bostontrainguy wrote: Mon Sep 14, 2020 8:53 am Check out this proposal that has the Downeaster going to Springfield and beyond:

https://www.railwayage.com/passenger/in ... aign=19471
Mr. Trainguy et al; this is an OPINION piece by an advocate that for some reason I know not, Railway Age is willing to "give him ink".

He has written other passenger train advocacy pieces that RA has chosen to print.

Railway Age is the industry's trade magazine, and as such is supposed to present the industry position on affairs affecting such. It should be evident that any passenger train operation over the Class I roads that does not pay its full opportunity cost is simply not in the industry's interests.

As more of the industry becomes disciples of "Saint Ewing", passenger trains will represent greater interference than they do today - and definitely more, much more, than they did on A-Day.

This author ought to ring up Mike Schafer or our Otto to see if his material could be included in Passenger Train Journal or Railfan and Railroad.
  by gokeefe
 
As noted upthread I was particularly galled at the thought of run through service which would wrap in the Downeaster or its theoretical successor.

A cross platform transfer at Boston North Station is *by far* the most advantageous choice to connect Maine service with the rest of the national network. The "break" in the route acts as a safety valve in both directions in the event of service disruptions or delays. A high frequency schedule gives passengers confidence in their ability to make a following train in the event they miss their connection.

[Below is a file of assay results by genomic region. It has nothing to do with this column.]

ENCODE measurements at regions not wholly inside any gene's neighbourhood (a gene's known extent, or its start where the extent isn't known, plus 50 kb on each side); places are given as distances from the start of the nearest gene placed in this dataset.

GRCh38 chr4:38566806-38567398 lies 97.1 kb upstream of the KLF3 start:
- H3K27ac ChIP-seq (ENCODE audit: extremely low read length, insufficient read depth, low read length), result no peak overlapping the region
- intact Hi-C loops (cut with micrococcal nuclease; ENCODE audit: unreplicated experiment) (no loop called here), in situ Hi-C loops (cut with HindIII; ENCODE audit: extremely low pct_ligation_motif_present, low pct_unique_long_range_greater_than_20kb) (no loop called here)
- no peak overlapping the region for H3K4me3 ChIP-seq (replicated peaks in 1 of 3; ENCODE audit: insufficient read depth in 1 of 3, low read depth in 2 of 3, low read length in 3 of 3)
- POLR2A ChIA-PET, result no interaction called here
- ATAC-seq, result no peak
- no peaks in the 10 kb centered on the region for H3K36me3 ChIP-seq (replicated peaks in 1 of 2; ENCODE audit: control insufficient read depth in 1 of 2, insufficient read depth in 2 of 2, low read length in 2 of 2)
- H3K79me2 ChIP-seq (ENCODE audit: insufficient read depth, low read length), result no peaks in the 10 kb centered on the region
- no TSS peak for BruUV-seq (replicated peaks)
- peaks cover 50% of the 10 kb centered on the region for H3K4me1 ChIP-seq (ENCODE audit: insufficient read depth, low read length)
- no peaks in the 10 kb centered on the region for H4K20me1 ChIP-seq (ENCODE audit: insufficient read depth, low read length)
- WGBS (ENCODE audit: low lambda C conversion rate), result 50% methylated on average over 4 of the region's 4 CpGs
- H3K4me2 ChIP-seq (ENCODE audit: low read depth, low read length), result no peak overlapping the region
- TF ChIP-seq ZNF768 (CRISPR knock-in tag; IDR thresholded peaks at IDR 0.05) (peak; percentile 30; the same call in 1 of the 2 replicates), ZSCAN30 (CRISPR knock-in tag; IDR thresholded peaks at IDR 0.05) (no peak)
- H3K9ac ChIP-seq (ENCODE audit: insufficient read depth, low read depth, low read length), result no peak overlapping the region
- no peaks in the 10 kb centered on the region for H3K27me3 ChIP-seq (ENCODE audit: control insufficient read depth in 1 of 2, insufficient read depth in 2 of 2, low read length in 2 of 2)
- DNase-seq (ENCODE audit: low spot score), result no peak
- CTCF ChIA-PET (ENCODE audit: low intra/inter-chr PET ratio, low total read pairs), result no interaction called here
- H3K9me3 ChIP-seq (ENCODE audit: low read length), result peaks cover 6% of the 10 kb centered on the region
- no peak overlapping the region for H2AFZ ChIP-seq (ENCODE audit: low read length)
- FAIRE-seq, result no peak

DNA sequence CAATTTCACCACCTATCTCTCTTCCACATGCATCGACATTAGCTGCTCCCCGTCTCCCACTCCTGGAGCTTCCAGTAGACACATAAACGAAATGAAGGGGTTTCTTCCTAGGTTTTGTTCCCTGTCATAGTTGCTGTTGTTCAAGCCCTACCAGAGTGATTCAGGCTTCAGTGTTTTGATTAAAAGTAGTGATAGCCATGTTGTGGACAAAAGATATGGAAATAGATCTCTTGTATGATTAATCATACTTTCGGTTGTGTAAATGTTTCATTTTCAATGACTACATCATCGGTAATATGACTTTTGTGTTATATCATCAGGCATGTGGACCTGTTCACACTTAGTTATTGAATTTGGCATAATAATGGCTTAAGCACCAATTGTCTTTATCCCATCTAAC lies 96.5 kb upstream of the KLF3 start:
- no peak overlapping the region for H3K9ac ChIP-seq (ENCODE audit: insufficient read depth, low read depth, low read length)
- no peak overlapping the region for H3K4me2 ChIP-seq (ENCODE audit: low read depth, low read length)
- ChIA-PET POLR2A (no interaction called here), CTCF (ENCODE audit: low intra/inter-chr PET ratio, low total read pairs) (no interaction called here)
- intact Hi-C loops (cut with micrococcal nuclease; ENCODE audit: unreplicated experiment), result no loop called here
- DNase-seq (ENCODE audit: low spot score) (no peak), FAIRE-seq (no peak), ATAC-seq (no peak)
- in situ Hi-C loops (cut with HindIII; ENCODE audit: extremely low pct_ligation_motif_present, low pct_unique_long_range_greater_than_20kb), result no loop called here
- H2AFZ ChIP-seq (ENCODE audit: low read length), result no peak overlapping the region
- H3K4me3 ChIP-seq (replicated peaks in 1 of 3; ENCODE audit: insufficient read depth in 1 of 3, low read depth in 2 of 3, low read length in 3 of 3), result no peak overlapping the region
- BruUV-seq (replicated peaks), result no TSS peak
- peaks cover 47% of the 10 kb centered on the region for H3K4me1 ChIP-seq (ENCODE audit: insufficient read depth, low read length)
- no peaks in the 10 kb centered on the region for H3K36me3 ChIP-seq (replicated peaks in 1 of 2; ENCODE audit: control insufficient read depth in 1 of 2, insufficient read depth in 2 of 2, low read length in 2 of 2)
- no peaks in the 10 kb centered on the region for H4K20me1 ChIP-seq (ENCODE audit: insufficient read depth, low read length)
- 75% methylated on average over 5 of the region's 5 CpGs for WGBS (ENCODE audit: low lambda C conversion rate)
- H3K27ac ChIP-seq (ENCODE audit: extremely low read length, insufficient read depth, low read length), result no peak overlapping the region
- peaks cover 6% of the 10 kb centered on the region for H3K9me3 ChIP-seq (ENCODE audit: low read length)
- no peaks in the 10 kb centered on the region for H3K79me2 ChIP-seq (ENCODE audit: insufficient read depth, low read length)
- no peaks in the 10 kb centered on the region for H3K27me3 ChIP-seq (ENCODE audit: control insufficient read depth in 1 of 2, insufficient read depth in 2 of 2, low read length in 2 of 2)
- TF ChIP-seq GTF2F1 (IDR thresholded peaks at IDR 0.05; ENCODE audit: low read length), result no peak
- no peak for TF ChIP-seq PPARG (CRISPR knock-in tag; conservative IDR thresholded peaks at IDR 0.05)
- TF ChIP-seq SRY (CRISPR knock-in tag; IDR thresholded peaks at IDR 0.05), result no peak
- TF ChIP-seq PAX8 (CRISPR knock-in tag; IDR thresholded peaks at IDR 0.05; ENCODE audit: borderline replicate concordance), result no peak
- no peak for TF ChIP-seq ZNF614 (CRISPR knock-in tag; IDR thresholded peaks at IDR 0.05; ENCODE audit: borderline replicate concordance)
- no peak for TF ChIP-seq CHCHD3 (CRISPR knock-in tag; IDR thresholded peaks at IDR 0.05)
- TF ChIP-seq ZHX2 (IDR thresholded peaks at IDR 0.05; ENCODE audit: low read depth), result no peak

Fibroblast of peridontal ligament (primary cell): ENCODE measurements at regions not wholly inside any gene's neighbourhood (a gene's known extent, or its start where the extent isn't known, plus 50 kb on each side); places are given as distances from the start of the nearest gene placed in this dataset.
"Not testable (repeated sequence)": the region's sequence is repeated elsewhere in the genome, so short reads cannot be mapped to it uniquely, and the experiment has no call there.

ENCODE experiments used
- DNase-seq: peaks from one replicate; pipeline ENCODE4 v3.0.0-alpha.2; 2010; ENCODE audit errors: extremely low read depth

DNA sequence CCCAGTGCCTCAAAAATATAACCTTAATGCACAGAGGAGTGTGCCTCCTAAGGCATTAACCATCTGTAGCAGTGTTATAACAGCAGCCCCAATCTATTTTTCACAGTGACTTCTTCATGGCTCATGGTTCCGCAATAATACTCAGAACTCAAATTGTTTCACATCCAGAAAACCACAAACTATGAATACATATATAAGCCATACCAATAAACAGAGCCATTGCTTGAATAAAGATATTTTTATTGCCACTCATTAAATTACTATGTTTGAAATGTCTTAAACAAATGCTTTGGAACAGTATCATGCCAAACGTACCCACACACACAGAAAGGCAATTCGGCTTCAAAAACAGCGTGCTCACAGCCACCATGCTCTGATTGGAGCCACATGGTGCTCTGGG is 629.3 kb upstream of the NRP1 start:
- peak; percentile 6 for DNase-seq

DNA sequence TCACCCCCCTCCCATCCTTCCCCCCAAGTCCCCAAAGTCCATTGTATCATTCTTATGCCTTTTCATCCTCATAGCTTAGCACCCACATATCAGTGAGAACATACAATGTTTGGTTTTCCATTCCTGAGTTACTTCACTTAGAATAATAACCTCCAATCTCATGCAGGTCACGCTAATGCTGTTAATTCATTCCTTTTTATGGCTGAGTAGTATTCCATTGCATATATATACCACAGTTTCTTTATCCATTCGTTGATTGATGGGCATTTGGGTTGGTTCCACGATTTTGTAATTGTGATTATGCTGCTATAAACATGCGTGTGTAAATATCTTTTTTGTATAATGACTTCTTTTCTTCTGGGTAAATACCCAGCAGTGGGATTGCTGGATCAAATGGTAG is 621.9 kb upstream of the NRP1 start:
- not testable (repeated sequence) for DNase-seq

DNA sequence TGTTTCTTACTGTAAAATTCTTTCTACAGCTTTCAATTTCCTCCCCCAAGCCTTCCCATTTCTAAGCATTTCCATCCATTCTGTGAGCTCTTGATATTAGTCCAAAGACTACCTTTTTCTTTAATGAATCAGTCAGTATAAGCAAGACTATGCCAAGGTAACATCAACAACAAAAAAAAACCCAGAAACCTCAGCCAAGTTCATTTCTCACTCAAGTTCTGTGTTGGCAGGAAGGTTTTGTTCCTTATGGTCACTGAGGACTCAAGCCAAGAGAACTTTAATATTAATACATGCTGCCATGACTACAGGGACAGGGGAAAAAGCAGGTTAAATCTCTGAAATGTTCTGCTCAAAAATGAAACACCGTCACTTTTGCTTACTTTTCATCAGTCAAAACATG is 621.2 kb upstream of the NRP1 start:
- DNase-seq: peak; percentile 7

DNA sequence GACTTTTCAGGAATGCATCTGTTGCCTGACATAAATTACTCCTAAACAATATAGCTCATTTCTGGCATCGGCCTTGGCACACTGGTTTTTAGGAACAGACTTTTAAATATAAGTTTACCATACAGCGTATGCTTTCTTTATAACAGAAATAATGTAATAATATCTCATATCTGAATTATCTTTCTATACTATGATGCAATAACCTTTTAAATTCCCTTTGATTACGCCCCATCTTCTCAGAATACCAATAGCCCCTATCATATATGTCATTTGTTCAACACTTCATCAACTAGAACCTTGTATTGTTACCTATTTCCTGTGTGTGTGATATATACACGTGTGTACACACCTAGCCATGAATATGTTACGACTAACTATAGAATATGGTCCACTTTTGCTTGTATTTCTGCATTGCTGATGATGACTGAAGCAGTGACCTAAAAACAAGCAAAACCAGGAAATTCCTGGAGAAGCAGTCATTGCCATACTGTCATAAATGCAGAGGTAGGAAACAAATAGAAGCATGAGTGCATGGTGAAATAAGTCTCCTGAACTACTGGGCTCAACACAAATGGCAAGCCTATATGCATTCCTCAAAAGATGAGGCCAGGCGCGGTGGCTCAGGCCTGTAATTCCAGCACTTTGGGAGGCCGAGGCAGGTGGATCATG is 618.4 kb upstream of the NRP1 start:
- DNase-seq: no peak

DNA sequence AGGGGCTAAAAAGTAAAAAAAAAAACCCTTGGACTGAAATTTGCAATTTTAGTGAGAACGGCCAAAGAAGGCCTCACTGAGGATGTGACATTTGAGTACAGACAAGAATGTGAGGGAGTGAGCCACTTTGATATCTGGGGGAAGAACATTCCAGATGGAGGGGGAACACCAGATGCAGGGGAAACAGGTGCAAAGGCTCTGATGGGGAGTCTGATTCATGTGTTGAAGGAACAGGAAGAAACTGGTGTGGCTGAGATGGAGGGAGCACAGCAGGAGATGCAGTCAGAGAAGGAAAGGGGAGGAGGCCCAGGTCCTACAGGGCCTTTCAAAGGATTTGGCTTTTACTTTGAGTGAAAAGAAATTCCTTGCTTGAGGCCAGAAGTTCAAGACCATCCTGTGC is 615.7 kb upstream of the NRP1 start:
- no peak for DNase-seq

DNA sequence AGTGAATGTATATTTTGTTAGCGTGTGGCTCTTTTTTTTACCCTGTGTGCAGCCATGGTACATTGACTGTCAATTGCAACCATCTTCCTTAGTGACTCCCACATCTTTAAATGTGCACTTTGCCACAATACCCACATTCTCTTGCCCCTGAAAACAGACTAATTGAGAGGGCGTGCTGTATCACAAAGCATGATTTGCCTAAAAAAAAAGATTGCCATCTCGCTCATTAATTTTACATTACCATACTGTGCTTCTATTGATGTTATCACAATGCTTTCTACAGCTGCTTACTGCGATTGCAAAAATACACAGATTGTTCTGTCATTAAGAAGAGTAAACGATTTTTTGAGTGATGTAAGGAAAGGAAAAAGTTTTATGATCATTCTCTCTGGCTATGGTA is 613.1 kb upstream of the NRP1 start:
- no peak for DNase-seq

I am in complete agreement with the idea that transfer via the Orange line is simply too difficult for most intercity travelers. They are a breed apart and not the same type of traveler as your daily commuter. "Buy a Charlie card and take the T" simply isn't a reasonable proposal to them.

Although a shuttle bus (or taxi) between BON and BOS is a long standing Boston tradition that doesn't mean it's a good one. The railroads built routes around this option very early on for a reason.

Cross platform gives you the best of all worlds. Routes that don't skip Boston, low risk of delays from service disruptions, connection to/from Maine, connection to T north side (which could help reduce crowding on Amtrak into BOS) and minimal requirements for new infrastructure.

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Last edited by gokeefe on Mon Sep 21, 2020 11:40 am, edited 2 times in total.
  by markhb
 
charlesriverbranch wrote: Mon Sep 21, 2020 8:45 am A bus between North and South Stations is going to be slower than the Orange Line between Back Bay and North Stations much of the time, I think. Traffic in Boston is so bad that you couldn't slow it down any more if you filled the streets with molasses.